Office of Governor Gary Locke
FOR IMMEDIATE RELEASE - May 7, 2002
Contact: Governor's Communications Office, 360-902-4136
Gov. Locke signs order to promote life-giving procedures
SEATTLE – Recognizing the power of one person to change public policy and save lives, Gov. Gary Locke
today signed an executive order allowing employees of all state executive agencies to take paid leave for life-giving procedures, such as the donation of blood, organs, bone marrow and body tissues.
“We gather together to celebrate the power of one — or more specifically, the legacy of good that radiates out from the actions of just one person,” said Locke. “Service is a gift with a multiplier effect, touching lives and contributing to the greater good of our communities in ways we could never imagine.”
The governor signed Executive Order 02-01
and declared May as “Blood, Bone Marrow, Organ and Tissue Donation Month
” at a morning press conference. Seattle Mayor Greg Nickels, Seattle Police Chief Gil Kerlikowske, Seattle Police Sergeant Randy Yamanaka, Seattle Mariners pitcher Jamie Moyer, state Sen. Jeanne Kohl-Welles (D-36), state Reps. Sharon Tomiko Santos (D-37)
and Velma Veloria (D-11), Linda Lyons
, a leukemia patient in need of a bone marrow transplant, and representatives of community organizations joined the governor at the event, which was held in Seattle’s Hing Hay Park.
Locke directed the change in state policy after taking action on a letter from Yamanaka who was informed that his brief time off to donate his bone marrow to a one-year-old boy diagnosed with leukemia would be deemed “an inappropriate use of city time,” according to the Seattle Ethics Commission
After talking to Yamanaka, Locke placed a call to Margaret Pageler, president of the Seattle City Council
, to encourage the city to change its policy. The governor also sent her a copy of a similar ordinance that he instituted as King County Executive in 1994.
“Now, thanks to Margaret Pageler and Mayor Nickels, city employees in Seattle will receive paid leave when they are recuperating from an organ donation,” Locke said.
The governor introduced Moyer as a great athlete and a great humanitarian, and thanked him for all he does to help others through the Moyer Foundation.
“It’s very simple,” Moyer said, strongly encouraging people to consider organ donation. “It’s just filling out the back of your driver’s license and, most importantly, discussing your decision with your family members.
“Find a way to help,” Moyer added. “If we can all do our little part, together we can extend a hand to many.”
The governor also proclaimed today as “Sergeant Randy Yamanaka Appreciation Day” in recognition of Yamanaka’s courageous donation of his bone marrow stem cells to help save a child’s life.
“Sergeant Yamanaka’s noble and heroic action sets a shining example for all of us,” Locke said.
“Donating marrow to give somebody hope is one of the most important things you can do,” Yamanaka said. “You can make a huge difference. You can be the miracle that somebody needs to save their life.”
Linda Lyons, who has been on the list for a bone marrow donation since last March, also expressed her appreciation of blood donors since she has been the recipient of many units of blood during her hospitalization for leukemia.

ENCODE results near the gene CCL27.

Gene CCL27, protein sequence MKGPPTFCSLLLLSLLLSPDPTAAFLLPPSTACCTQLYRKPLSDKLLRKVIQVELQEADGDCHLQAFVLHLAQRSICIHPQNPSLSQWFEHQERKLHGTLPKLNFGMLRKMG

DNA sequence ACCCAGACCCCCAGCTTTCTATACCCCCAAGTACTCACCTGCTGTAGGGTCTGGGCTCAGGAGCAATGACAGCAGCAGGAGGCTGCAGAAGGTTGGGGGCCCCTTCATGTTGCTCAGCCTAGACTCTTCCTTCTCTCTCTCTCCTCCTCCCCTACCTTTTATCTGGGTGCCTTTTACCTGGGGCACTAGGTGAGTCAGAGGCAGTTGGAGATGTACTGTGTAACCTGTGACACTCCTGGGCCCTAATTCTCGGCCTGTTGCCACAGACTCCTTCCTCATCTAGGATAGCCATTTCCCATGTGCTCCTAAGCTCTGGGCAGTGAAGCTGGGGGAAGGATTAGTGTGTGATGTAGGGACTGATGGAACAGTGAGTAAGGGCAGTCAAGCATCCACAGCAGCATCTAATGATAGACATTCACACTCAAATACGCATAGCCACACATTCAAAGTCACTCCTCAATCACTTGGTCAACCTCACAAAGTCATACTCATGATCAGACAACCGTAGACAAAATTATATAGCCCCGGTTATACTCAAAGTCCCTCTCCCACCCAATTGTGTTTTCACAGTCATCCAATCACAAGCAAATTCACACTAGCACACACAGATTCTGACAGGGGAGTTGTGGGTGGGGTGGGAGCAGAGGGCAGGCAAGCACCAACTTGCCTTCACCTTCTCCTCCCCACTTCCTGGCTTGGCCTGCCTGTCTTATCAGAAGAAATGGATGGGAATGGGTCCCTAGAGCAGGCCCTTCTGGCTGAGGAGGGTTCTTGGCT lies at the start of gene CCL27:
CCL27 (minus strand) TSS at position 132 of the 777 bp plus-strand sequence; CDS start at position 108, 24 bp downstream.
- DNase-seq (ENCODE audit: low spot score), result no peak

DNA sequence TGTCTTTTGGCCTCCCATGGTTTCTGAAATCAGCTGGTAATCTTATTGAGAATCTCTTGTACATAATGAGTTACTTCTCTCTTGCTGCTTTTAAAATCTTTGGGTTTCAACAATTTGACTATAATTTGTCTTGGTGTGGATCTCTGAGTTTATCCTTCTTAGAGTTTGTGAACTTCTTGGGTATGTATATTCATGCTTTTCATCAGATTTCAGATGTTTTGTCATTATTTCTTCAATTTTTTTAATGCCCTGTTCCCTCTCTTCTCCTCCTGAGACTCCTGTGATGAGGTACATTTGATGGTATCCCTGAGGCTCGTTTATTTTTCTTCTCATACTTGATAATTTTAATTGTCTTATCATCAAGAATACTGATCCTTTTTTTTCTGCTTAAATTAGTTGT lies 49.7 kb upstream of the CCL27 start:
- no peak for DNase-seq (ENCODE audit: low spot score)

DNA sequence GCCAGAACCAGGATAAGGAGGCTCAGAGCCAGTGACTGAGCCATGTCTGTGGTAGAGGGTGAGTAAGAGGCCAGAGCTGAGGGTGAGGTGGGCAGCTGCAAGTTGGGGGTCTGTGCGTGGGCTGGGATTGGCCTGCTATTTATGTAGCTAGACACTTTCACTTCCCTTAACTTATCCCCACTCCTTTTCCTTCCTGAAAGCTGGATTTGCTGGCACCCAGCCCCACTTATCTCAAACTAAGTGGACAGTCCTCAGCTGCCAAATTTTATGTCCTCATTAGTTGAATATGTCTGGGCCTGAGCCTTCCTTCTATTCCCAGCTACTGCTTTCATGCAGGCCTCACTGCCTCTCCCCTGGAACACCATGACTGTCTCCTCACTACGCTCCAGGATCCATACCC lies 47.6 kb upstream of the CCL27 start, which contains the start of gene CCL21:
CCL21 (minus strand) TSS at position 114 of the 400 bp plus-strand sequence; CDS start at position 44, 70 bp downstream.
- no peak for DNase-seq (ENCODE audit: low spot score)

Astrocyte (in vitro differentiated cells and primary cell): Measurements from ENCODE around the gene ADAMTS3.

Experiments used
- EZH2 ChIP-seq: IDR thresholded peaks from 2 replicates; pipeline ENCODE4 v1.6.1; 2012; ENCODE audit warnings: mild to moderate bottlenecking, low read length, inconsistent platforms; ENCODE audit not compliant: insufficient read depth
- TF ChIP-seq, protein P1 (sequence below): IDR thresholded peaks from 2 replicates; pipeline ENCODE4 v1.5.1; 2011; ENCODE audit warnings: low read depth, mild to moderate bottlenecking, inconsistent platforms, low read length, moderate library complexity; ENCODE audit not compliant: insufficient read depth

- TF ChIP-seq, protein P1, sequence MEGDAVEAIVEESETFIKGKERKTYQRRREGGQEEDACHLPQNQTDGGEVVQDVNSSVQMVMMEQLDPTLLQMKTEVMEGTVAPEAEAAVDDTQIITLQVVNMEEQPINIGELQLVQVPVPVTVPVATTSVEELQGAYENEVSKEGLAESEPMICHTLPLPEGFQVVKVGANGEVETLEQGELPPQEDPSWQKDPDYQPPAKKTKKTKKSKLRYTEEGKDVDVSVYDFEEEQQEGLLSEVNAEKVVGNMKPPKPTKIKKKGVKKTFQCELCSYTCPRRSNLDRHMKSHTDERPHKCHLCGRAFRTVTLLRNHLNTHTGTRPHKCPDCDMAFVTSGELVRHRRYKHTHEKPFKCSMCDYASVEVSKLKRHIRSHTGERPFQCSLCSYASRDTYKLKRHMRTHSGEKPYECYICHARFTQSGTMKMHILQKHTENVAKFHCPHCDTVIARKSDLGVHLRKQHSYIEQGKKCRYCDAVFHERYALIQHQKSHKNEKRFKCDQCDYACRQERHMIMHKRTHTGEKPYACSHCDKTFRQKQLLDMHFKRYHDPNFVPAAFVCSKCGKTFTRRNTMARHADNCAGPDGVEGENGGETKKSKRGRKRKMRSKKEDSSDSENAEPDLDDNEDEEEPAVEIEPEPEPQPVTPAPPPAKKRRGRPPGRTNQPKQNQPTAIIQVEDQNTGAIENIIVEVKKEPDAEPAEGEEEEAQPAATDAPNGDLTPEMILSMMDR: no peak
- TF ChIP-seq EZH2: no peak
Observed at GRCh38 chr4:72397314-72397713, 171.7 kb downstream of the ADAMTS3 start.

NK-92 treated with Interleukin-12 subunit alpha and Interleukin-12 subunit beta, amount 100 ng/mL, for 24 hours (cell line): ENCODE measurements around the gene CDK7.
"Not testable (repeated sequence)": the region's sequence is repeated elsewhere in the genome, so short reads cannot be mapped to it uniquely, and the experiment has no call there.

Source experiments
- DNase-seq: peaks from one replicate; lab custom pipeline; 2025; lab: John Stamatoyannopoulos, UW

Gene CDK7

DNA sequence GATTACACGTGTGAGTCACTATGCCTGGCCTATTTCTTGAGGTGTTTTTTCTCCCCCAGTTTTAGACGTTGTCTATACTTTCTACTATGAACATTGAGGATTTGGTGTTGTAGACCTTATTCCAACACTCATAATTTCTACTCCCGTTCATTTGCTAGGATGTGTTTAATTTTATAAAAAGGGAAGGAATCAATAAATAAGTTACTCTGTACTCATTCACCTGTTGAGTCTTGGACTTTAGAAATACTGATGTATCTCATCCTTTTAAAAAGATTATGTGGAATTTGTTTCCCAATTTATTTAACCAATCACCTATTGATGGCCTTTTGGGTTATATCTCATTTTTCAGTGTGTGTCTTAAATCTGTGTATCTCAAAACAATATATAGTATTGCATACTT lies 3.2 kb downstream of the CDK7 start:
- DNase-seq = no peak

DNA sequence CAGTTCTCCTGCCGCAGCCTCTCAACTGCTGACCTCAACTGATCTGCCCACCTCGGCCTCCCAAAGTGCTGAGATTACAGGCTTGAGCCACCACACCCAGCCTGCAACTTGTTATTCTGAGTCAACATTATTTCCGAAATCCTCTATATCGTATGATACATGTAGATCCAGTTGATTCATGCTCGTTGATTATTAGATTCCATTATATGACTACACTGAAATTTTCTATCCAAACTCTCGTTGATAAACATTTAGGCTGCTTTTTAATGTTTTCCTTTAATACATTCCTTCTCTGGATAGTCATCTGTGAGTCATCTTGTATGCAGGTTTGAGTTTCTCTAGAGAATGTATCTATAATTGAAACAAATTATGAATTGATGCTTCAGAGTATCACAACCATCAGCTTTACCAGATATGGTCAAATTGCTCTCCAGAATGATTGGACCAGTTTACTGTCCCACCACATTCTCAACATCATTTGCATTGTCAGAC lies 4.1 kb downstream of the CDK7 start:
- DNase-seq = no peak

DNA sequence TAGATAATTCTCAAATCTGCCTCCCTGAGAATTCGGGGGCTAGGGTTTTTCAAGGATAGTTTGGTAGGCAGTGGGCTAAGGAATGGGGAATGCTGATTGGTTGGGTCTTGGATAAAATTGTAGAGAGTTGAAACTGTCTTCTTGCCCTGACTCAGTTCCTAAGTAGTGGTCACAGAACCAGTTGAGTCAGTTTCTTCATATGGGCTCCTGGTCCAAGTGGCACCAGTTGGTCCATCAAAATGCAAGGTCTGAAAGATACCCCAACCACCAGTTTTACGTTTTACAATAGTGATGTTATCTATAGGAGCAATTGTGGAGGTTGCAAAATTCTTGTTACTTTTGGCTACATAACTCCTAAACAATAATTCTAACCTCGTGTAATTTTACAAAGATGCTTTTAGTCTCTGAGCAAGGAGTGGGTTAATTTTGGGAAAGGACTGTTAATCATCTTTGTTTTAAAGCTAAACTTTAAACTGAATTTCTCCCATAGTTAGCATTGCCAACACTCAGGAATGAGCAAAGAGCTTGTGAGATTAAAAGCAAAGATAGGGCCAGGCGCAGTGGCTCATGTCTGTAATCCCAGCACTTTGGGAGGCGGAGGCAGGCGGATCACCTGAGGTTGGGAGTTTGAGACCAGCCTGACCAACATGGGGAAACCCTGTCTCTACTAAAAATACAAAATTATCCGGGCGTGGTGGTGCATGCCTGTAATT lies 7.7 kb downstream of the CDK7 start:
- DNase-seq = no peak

“The precious gift of blood is something I don’t take for granted,” Lyons said, thanking all who have donated blood. “I’m living proof that it saves lives.”
Dr. Richard Counts, president of the Puget Sound Blood Center
, encouraged everyone to donate blood on a regular basis and to sign up for organ donation.
Matt Kelley, president and chief executive officer of the Mavin Foundation
, a non-profit organization supporting multi-racial families, issued a community call to action to learn more about organ donation, to join donor registries and to make financial contributions to organizations that support organ donation.
“When we come together as a community, we really can save lives,” Kelley said.
Locke also introduced three state employees who have direct experience with organ donation. Dennis Braddock, secretary of the Department of Social and Health Services
, donated a kidney. Lydia Wagner, a dangerous-waste inspector for the Department of Ecology
, was a stem cell donor. Paul Isaki, the governor’s former chief of staff and current special assistant for business
, was the recipient of a kidney.
Speaking of his kidney transplant, Isaki said, “It was as though someone had turned on a light switch in a dark room. For those, like me, who have been fortunate to receive a kidney, it is truly a gift of life.”
Mavin Foundation, Puget Sound Blood Center, Kin On Community Health Care, Help Nicole, ICHS, LifeCenter Northwest
and Hope Heart Institute
helped organize the event.
Locke, who regularly donates blood and is on a donor registry, also thanked the International District Clinic
and the Hope Heart Institute for sponsoring a public education campaign on organ donation.
“Someone will sign up and a life and a family will live and thrive thanks to your efforts,” Locke said. “And for that, we are all grateful.”
- Hope Heart Institute
- Puget Sound Blood Center
- Kin On Community Health Care
- LifeCenter Northwest
- Inland Northwest Blood Center
- Yakima Valley and Lower Valley Offices of the American Red Cross
- City of Seattle
- The Moyer Foundation
- Mavin Foundation
- Help Nicole
- Executive Order 02-01
- Cascade Regional Blood Services